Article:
Microsoft Expands Intellectual Property Indemnification Coverage

By Peter Galli  |  Posted 2004-11-10

Microsoft Expands Intellectual Property Indemnification Coverage

Microsoft Corp. said it will expand its intellectual property protection policy and now cover all customers using current and earlier versions of its software, in a move designed to further differentiate its products from Linux competitors.

Until now, Microsofts large volume licensing customers were the only ones protected under its IP indemnity program, but this latest move, to be announced by the Redmond, Wash., software maker on Wednesday, extends that to all users running software covered under the program.

The IP indemnification program is designed to help shield users from exposure to legal costs and damage claims related to patent or other intellectual property disputes, and covers the four major forms of intellectual property disputes commonly associated with software: patent, copyright, trade secret and trademark.

The new IP indemnity covers the all versions of Microsofts software, including those to be released in the future, those current and all legacy versions except for Windows XP Embedded and Windows CE.

"Any of our products that people have licensed from us are covered. So, that dates all the way back to those old DOS systems, which are also in here," said David Kaefer, Microsofts director of Intellectual Property licensing, in an interview with eWEEK. "The easy way to look at this is that any software someone has licensed for a fee from Microsoft is covered except our embedded offerings—Windows XP Embedded and Windows CE—as we allow device manufacturers to change the code base for those products, and so we dont have full control over the code and the associated rights in some cases," he said.

The move was not just in response to customer concerns about whether Microsoft would stand behind them in the event of a dispute, but also a way to differentiate its products by offering comparatively stronger indemnification than some of its leading Linux competitors.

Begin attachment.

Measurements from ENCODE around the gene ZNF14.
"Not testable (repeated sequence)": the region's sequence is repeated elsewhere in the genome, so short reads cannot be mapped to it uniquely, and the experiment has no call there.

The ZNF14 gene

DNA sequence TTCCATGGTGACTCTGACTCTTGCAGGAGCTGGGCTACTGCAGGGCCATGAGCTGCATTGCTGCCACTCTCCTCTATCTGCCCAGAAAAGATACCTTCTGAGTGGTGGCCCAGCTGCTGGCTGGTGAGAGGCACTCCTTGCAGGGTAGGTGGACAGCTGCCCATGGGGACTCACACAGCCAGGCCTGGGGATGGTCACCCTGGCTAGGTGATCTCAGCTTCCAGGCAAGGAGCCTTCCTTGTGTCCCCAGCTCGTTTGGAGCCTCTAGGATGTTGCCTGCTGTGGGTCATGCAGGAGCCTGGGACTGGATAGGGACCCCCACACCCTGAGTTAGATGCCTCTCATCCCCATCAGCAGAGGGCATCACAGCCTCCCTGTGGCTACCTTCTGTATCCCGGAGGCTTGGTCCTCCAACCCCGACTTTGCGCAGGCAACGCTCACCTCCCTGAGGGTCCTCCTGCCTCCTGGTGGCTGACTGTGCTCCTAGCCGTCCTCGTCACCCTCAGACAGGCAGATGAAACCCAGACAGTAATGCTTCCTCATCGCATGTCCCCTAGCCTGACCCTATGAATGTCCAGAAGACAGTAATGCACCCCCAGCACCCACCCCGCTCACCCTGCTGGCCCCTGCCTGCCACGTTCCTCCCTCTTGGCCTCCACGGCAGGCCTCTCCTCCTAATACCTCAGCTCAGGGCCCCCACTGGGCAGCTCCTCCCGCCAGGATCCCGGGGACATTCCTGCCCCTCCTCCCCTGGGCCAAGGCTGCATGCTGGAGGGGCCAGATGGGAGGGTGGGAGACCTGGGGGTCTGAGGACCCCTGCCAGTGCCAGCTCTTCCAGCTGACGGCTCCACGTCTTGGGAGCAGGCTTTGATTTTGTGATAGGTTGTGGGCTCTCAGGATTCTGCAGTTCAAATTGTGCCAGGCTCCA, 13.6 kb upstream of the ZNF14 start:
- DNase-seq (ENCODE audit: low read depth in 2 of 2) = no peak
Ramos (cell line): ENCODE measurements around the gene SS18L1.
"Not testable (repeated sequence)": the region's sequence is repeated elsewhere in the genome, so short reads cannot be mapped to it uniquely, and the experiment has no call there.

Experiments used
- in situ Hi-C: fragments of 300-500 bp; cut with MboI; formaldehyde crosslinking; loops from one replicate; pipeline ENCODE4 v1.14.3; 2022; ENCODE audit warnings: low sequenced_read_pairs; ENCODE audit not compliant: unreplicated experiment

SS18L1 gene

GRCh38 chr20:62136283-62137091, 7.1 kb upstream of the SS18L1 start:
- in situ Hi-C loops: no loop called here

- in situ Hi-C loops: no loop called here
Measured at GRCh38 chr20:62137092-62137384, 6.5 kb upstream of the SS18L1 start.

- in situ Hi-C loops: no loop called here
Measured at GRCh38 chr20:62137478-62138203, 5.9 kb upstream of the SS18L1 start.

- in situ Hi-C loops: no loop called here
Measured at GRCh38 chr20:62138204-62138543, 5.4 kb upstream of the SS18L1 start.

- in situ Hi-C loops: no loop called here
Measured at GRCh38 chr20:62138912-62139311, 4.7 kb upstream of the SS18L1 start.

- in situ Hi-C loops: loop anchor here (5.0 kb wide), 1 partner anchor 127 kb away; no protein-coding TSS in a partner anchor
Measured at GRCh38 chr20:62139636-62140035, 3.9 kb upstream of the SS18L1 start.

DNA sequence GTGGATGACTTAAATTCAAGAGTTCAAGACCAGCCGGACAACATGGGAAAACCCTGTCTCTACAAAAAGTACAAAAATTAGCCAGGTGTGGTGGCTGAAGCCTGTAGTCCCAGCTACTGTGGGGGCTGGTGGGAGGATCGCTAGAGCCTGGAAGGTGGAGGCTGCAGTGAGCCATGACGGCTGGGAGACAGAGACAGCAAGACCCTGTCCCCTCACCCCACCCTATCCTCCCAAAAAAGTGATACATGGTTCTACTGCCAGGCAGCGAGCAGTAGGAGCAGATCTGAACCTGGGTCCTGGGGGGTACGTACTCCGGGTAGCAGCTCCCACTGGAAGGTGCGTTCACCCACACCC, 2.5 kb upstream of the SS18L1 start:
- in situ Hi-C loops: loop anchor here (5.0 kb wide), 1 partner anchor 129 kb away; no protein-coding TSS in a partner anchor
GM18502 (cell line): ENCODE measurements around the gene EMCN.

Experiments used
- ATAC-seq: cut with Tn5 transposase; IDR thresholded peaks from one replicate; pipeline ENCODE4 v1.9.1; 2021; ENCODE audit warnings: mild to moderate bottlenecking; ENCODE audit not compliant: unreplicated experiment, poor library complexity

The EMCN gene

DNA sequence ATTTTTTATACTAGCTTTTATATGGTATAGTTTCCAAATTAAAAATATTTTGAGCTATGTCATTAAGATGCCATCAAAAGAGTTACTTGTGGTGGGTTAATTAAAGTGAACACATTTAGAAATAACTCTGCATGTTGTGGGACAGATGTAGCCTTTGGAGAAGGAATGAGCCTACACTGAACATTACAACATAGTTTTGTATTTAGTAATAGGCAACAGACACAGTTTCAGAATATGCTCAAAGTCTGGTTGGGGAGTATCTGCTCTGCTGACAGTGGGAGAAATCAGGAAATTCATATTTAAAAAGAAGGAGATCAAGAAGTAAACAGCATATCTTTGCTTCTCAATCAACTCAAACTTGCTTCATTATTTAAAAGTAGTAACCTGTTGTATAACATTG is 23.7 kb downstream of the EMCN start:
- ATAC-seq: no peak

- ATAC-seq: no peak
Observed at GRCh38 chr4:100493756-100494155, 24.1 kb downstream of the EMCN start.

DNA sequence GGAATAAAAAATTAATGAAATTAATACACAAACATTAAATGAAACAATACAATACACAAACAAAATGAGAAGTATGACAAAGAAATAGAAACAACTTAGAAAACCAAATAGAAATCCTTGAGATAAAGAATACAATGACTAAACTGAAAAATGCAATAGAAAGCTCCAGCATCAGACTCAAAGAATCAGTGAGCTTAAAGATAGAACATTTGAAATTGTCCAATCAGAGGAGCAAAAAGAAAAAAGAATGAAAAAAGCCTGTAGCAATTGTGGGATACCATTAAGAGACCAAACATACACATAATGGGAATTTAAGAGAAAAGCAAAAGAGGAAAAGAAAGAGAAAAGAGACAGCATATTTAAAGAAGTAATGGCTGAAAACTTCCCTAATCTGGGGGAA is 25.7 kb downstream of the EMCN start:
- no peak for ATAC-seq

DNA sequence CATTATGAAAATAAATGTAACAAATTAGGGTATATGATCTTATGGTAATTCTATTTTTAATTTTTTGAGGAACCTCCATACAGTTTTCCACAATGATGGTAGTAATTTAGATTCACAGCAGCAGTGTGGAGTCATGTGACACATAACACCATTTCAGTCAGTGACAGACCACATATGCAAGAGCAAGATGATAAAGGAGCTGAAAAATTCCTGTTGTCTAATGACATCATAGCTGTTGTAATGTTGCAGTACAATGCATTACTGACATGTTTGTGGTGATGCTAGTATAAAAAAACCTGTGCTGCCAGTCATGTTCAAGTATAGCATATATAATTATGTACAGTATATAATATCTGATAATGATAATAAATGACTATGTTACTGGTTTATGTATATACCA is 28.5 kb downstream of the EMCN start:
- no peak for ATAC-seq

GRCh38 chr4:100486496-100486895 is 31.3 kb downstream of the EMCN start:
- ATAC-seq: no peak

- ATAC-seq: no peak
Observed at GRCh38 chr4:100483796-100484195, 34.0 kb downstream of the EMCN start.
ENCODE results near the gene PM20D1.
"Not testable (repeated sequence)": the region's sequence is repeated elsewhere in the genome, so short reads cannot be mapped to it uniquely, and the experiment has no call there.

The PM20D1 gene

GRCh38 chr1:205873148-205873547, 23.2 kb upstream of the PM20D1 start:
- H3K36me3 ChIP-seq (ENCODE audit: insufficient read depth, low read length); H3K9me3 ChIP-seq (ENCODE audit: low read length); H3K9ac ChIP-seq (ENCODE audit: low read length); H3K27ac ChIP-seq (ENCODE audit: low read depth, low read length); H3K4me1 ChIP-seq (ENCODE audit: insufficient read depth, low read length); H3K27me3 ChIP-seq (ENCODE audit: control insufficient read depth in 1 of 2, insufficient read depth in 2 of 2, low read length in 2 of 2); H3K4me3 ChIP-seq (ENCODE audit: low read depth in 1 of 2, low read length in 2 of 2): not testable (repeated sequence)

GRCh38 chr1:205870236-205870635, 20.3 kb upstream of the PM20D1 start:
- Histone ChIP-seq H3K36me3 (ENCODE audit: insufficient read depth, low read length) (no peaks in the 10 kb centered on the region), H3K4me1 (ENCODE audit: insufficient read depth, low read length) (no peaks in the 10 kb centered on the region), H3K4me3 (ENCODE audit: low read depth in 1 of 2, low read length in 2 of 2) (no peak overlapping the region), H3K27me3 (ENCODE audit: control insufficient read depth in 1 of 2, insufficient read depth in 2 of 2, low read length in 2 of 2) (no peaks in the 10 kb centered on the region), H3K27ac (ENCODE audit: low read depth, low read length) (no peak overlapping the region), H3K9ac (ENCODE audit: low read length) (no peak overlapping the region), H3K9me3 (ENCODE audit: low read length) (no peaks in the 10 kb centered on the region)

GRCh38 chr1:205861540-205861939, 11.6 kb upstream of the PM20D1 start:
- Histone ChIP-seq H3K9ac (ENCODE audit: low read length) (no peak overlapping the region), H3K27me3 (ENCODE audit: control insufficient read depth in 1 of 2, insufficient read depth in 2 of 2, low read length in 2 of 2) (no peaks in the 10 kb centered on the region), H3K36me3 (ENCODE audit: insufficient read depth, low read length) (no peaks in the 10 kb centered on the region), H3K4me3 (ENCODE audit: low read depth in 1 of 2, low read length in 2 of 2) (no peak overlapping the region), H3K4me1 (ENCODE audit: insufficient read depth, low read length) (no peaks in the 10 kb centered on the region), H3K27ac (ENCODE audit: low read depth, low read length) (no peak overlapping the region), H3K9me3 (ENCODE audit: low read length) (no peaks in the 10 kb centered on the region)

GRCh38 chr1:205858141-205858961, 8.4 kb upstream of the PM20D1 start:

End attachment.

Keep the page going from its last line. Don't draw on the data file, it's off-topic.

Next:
Click here for more on Microsofts latest anti-Linux campaign.

With intellectual property lawsuits on the rise in all quarters of the industry as well as with all platforms, IP indemnification is a growing business. Programs are now offered by a many large companies, including Hewlett-Packard Co., Novell Inc. and Red Hat Inc. A marker for the rise of the issue, this spring, New York-based Open Source Risk Management LLC became the first company to specifically target open-source IP risks for developers and enterprises.

John Loiacono, the executive vice president for software at Sun Microsystems Inc., of Santa Clara, Calif., told eWEEK that Sun also stands firmly behind its customers and currently indemnified Solaris users across the board and would continue to do that going forward.

"In fact I think we indemnify every piece of software that we manufacture and ship, subject to certain financial caps. We also have a patent agreement with Microsoft," he said.

Click here to read about how Microsoft and Sun ended their patent feud.